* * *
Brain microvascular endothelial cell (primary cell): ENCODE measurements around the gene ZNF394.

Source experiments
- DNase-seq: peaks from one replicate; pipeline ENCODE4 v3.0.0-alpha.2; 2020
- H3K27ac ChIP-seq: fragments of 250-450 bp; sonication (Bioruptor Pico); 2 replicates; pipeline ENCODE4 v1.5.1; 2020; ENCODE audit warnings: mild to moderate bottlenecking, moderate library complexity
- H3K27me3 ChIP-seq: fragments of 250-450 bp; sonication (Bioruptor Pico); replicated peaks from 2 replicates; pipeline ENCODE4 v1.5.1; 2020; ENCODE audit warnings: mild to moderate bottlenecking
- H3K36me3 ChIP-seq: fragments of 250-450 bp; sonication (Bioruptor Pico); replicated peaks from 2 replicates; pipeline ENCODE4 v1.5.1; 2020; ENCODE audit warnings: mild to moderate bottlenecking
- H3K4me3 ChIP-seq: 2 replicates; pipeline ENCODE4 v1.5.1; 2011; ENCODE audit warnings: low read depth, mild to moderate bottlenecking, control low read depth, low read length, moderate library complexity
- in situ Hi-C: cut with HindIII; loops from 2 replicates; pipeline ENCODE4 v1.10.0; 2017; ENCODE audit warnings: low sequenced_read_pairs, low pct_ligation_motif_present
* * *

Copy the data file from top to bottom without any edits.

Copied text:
Brain microvascular endothelial cell (primary cell): ENCODE measurements around the gene ZNF394.

Source experiments
- DNase-seq: peaks from one replicate; pipeline ENCODE4 v3.0.0-alpha.2; 2020
- H3K27ac ChIP-seq: fragments of 250-450 bp; sonication (Bioruptor Pico); 2 replicates; pipeline ENCODE4 v1.5.1; 2020; ENCODE audit warnings: mild to moderate bottlenecking, moderate library complexity
- H3K27me3 ChIP-seq: fragments of 250-450 bp; sonication (Bioruptor Pico); replicated peaks from 2 replicates; pipeline ENCODE4 v1.5.1; 2020; ENCODE audit warnings: mild to moderate bottlenecking
- H3K36me3 ChIP-seq: fragments of 250-450 bp; sonication (Bioruptor Pico); replicated peaks from 2 replicates; pipeline ENCODE4 v1.5.1; 2020; ENCODE audit warnings: mild to moderate bottlenecking
- H3K4me3 ChIP-seq: 2 replicates; pipeline ENCODE4 v1.5.1; 2011; ENCODE audit warnings: low read depth, mild to moderate bottlenecking, control low read depth, low read length, moderate library complexity
- in situ Hi-C: cut with HindIII; loops from 2 replicates; pipeline ENCODE4 v1.10.0; 2017; ENCODE audit warnings: low sequenced_read_pairs, low pct_ligation_motif_present